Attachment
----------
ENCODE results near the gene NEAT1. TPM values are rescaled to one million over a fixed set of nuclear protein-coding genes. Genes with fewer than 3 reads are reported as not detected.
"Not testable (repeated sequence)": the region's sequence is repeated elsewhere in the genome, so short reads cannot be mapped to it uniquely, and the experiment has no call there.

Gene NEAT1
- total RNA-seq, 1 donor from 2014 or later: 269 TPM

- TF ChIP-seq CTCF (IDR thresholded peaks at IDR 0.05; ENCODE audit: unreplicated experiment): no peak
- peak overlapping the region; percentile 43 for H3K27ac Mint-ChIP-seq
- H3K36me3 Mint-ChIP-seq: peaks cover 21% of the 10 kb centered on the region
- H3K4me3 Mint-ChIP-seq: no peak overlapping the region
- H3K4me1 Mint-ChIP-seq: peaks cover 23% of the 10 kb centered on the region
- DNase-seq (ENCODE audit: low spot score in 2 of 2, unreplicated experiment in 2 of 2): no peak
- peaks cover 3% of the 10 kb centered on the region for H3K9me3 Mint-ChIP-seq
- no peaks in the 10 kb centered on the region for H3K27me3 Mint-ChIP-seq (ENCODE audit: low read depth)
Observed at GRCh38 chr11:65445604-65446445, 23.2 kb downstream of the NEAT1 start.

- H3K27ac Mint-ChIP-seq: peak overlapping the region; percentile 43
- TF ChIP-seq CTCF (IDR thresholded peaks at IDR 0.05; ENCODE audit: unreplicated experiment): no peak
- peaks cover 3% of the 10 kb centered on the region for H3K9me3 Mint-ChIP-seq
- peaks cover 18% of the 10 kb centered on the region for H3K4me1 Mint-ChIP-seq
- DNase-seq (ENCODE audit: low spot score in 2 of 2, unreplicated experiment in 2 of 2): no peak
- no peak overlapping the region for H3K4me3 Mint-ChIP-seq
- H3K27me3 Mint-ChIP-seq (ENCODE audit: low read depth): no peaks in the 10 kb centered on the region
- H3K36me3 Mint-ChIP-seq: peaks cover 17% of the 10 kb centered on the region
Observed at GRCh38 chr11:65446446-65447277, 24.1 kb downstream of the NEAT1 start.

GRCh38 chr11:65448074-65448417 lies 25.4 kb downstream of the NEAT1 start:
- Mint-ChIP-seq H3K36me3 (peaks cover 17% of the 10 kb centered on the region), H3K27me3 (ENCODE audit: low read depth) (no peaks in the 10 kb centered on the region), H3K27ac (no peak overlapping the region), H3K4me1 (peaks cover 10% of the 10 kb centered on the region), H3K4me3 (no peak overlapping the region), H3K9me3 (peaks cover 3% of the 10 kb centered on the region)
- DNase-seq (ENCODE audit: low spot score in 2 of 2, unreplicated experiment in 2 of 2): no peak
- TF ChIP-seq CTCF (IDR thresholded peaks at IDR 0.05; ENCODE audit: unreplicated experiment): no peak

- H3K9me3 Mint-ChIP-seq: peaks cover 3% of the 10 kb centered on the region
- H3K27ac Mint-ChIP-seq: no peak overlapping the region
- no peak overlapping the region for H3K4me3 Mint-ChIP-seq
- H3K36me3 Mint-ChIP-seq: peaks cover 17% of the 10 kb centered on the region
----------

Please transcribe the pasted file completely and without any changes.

ENCODE results near the gene NEAT1. TPM values are rescaled to one million over a fixed set of nuclear protein-coding genes. Genes with fewer than 3 reads are reported as not detected.
"Not testable (repeated sequence)": the region's sequence is repeated elsewhere in the genome, so short reads cannot be mapped to it uniquely, and the experiment has no call there.

Gene NEAT1
- total RNA-seq, 1 donor from 2014 or later: 269 TPM

- TF ChIP-seq CTCF (IDR thresholded peaks at IDR 0.05; ENCODE audit: unreplicated experiment): no peak
- peak overlapping the region; percentile 43 for H3K27ac Mint-ChIP-seq
- H3K36me3 Mint-ChIP-seq: peaks cover 21% of the 10 kb centered on the region
- H3K4me3 Mint-ChIP-seq: no peak overlapping the region
- H3K4me1 Mint-ChIP-seq: peaks cover 23% of the 10 kb centered on the region
- DNase-seq (ENCODE audit: low spot score in 2 of 2, unreplicated experiment in 2 of 2): no peak
- peaks cover 3% of the 10 kb centered on the region for H3K9me3 Mint-ChIP-seq
- no peaks in the 10 kb centered on the region for H3K27me3 Mint-ChIP-seq (ENCODE audit: low read depth)
Observed at GRCh38 chr11:65445604-65446445, 23.2 kb downstream of the NEAT1 start.

- H3K27ac Mint-ChIP-seq: peak overlapping the region; percentile 43
- TF ChIP-seq CTCF (IDR thresholded peaks at IDR 0.05; ENCODE audit: unreplicated experiment): no peak
- peaks cover 3% of the 10 kb centered on the region for H3K9me3 Mint-ChIP-seq
- peaks cover 18% of the 10 kb centered on the region for H3K4me1 Mint-ChIP-seq
- DNase-seq (ENCODE audit: low spot score in 2 of 2, unreplicated experiment in 2 of 2): no peak
- no peak overlapping the region for H3K4me3 Mint-ChIP-seq
- H3K27me3 Mint-ChIP-seq (ENCODE audit: low read depth): no peaks in the 10 kb centered on the region
- H3K36me3 Mint-ChIP-seq: peaks cover 17% of the 10 kb centered on the region
Observed at GRCh38 chr11:65446446-65447277, 24.1 kb downstream of the NEAT1 start.

GRCh38 chr11:65448074-65448417 lies 25.4 kb downstream of the NEAT1 start:
- Mint-ChIP-seq H3K36me3 (peaks cover 17% of the 10 kb centered on the region), H3K27me3 (ENCODE audit: low read depth) (no peaks in the 10 kb centered on the region), H3K27ac (no peak overlapping the region), H3K4me1 (peaks cover 10% of the 10 kb centered on the region), H3K4me3 (no peak overlapping the region), H3K9me3 (peaks cover 3% of the 10 kb centered on the region)
- DNase-seq (ENCODE audit: low spot score in 2 of 2, unreplicated experiment in 2 of 2): no peak
- TF ChIP-seq CTCF (IDR thresholded peaks at IDR 0.05; ENCODE audit: unreplicated experiment): no peak

- H3K9me3 Mint-ChIP-seq: peaks cover 3% of the 10 kb centered on the region
- H3K27ac Mint-ChIP-seq: no peak overlapping the region
- no peak overlapping the region for H3K4me3 Mint-ChIP-seq
- H3K36me3 Mint-ChIP-seq: peaks cover 17% of the 10 kb centered on the region